For many decades, the United States has been a global leader economically, diplomatically, and militarily. The same is true in the humanitarian arena. For example, when a major international disaster strikes, Americans show their generosity through their donations to their churches and other private charities that respond to the disaster.
Our federal government, on behalf of all Americans, also sends assistance, often in the form of food aid. This aid is also provided in times of longer-term need as a steady means to support economic growth in developing countries. The United States is the world’s largest provider of life-saving food aid, and it has been an important part of the overall effort of the global exodus from hunger.
Now there is an opportunity to reform the federal government's food-aid programs so that funds are used more effectively and efficiently. It is time to update the government's 1950s practices to enable it to respond more flexibly and faster in a 21st century, globalized world. Current laws and policies place requirements on food aid that make its shipment, distribution, and use slow and cumbersome. Changes to the food-aid programs would allow food aid to benefit 17 million more people each year — at no additional cost to U.S. taxpayers.
Food aid often does not provide all of the nutrition that recipients need. Nutrition is especially important in the 1,000 days between a woman’s pregnancy and her child's second birthday. Providing proper nutrition to mothers and children during this period provides a foundation for a better life as children grow. Children who are malnourished early in life suffer from health, educational, social, and economic effects that are life-long and often irreversible. In fact, according to the International Food Policy Research Institute, malnutrition can negatively affect a country's gross domestic product by as much as 10 percent.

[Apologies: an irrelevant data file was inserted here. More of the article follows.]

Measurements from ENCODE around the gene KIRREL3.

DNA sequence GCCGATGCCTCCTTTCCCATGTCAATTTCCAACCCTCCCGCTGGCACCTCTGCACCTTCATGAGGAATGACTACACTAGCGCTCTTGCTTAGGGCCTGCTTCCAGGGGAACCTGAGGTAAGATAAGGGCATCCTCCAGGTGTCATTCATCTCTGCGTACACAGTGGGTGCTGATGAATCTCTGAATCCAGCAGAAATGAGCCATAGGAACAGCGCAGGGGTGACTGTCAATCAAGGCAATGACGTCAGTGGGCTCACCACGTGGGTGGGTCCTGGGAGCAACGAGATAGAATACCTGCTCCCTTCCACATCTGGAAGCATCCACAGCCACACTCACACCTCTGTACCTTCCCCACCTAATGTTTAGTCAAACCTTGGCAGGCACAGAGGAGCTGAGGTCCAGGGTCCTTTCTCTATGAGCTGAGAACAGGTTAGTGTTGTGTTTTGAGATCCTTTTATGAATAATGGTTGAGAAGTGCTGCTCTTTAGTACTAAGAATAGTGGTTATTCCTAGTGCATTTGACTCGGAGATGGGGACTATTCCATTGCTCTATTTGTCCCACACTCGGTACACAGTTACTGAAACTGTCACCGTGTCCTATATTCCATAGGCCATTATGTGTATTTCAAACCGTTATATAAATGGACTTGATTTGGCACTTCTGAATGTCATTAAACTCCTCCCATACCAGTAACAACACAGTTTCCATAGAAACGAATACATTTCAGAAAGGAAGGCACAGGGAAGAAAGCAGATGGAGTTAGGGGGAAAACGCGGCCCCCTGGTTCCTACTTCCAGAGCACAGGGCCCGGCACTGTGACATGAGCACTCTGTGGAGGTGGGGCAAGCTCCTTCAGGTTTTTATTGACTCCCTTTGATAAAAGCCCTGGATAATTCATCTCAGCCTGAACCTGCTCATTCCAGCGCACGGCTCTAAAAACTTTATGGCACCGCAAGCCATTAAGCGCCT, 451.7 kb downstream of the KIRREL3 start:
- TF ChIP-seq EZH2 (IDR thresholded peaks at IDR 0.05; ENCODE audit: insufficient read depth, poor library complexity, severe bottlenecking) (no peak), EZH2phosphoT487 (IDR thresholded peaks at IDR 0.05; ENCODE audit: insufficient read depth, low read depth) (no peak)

Improving the nutritional value of food-aid products — provided from the United States or obtained locally — can save additional lives. The U.S. Agency for International Development (USAID) and its partners need additional flexibility to target recipients with the best possible food-aid products.
Experts believe that food aid that addresses malnutrition is among the best investments in developmental assistance. Investing in people and their health is also investing in their longer-term well-being. Their educational and economic circumstances are improved, and a country's overall economy and standard of living are improved.
Most U.S. food aid is implemented through the Food for Peace and the McGovern-Dole International Food for Education and Child Nutrition Programs. Food-aid funding has decreased over the past several years. At the same time, more people than ever are in need of assistance, especially as the lasting effects of drought are felt in places like Africa.
During today's debates over the federal budget, the U.S. government needs to get as much life-saving aid as possible from limited federal funds.
Tell Congress to protect programs critical for hungry people, especially our children.